My esteemed colleague Beah just started blogging, and opened her blog with a very important question – Why Blog? I remember people asking a similar question years ago when I registered this domain – why would you want to have a website with your name on it? Almost the same question has come to my mind recently when playing around with Twitter.
So, why blog? With all the hundreds of thousands of blogs on the web you might think there’s no need to ask this question. One of the best things about social science is asking questions about things that everyone takes for granted. Unfortunately the “science” part of social science is a bit too time-consuming to finish up on a Sunday-evening blog post, so instead we’ll look at a few sites of friends and colleagues and maybe collect some thoughts on what motivates people to blog.
First, why do I blog here? I try to keep this blog relatively professional, posting mostly on topics that I encounter in my work, in my academic research, and in my side projects (the standard disclaimer, as always, applies). One of my motivations was sharing some of the research done for classwork – it seemed a shame to write up a report, turn it in to a professor, and then let it gather dust in some corner of my hard drive. My undergrad degree was in journalism and I do miss writing, so that’s another motive. Also, having been through some rough patches in my career during the dot-com downturn, I thought blogging might help me establish a bit of a professional brand. I have my URL on my resume and I would hope that any company looking to hire me would get an idea that I’m knowledgeable and interested in relevant areas.
But I’m not a very random sample, so let’s look at a few other blogs and try to appreciate why they write. I think I can place them into a few rough categories:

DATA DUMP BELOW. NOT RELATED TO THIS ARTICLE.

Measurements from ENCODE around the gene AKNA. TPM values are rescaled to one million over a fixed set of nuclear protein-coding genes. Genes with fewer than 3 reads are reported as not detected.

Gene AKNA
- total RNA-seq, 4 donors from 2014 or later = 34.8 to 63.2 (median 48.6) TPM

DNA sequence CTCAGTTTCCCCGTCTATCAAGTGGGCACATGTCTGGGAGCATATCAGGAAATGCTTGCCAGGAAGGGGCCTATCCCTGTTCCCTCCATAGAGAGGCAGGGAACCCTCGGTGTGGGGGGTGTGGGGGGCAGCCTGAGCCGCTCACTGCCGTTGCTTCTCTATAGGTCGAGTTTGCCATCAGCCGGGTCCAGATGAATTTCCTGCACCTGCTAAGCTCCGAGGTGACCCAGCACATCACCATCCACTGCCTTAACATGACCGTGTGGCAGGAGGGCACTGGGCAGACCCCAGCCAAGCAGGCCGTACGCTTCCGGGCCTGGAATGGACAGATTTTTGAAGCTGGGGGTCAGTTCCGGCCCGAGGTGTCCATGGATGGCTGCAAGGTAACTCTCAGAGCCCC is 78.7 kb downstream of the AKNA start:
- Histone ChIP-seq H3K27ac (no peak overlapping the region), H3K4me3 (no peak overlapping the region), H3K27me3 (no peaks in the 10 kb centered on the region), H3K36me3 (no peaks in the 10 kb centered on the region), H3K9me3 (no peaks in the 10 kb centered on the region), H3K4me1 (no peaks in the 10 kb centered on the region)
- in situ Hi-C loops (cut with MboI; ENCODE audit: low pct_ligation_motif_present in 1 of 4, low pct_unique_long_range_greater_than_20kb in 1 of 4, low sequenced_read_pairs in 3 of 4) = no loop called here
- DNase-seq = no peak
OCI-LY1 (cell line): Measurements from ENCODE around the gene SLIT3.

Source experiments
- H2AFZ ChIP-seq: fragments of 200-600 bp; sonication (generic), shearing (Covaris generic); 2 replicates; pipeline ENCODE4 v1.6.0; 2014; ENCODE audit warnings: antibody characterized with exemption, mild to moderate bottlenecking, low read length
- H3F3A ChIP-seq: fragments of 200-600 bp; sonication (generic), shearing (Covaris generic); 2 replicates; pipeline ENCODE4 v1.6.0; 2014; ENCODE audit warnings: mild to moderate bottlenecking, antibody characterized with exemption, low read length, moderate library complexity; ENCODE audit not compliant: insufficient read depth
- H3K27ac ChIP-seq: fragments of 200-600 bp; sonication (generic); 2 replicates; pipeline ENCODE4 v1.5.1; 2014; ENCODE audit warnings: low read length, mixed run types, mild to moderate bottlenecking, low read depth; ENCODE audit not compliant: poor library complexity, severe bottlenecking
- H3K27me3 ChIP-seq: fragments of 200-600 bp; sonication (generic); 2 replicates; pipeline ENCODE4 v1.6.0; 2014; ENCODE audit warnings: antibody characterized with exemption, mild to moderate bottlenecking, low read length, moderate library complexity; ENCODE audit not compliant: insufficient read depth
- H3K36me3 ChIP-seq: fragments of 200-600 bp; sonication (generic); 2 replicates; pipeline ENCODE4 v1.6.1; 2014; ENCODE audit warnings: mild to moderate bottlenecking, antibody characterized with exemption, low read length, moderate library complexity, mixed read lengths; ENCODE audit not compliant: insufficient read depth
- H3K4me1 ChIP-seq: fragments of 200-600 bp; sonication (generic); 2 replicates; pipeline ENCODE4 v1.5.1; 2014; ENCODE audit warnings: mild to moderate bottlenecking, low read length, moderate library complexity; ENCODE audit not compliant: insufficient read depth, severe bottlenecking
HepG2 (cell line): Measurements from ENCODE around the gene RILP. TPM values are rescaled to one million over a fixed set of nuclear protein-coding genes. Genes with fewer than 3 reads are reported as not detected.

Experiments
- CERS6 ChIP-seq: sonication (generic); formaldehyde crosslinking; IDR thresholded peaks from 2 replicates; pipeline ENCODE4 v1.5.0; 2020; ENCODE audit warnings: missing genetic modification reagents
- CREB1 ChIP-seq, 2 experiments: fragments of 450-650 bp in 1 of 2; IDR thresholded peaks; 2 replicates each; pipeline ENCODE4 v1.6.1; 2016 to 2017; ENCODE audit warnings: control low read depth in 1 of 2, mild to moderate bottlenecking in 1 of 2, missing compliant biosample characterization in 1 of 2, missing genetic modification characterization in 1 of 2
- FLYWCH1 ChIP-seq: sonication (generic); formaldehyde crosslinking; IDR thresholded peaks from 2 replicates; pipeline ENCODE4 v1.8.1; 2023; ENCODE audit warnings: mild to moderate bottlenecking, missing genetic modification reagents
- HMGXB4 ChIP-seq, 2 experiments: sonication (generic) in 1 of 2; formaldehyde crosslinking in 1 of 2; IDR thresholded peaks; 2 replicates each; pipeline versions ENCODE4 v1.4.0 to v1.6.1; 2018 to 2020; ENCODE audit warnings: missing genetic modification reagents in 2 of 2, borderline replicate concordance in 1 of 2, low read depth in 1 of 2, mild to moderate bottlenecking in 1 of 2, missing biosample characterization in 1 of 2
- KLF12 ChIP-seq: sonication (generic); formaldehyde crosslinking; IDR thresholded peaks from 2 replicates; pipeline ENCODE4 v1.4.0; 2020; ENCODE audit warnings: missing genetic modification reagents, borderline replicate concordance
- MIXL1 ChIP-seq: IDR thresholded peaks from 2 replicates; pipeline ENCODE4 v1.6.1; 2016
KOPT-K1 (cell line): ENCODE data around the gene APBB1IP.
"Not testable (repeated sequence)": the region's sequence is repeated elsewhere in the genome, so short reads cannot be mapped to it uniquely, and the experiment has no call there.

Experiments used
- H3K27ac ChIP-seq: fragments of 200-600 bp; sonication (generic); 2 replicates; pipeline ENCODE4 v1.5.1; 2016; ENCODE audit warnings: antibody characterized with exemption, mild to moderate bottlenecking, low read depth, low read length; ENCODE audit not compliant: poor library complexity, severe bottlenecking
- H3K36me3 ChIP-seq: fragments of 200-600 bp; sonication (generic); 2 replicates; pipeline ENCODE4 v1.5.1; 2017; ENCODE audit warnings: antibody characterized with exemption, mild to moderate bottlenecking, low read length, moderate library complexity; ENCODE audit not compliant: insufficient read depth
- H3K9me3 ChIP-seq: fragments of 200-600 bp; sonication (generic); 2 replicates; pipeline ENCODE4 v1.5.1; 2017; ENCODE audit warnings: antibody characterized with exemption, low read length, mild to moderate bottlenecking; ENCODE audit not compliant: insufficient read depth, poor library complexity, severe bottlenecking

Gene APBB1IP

Personal takes on professional / technical interests:
This is largely where my blog falls. Common post topics will include things like “how to get around an annoying issue with some software/programming language,” “very excited about the new device from Apple,” “report from a conference,” and “very disappointed with the new device from Apple.”
Public journaling to keep in touch with friends and family:
I’ve done this in the past as well – blogs taking the place of those old-fashioned mass emails you used to send out freshman year of college. If you went to college in the ancient days before blogs and Facebook. This is a place for both epic travelogues and saved IM conversations filled with inside jokes.
Sharing interests and reviews:
This category runs the gamut from folks who just want to show their friends a funny Youtube video to blogging a season of a TV show to reviewers writing prolifically about a very obscure musical genre.
Artistic or literary expression:
Self-publishing has opened the doors for artists and writers, both amateur and professional, to share their work with whatever audience they find. This can run from virtual serial galleries shows to community-driven commentary and learning.
Of course these all overlap, and some blogs cover all the bases. See KooKoo for KokoPuffs for an example
So do we answer our question with a plethora of distinct motives for blogging? Not necessarily. There’s one theme that runs throughout all of the above – these are all social activities. Ultimately blogging is human interaction.
Oh, and that other question – why use Twitter? No clue.
Got a reason why you use Twitter? Are you a co-worker angry at me for misconstruing your blog? Please let me know in the comments below.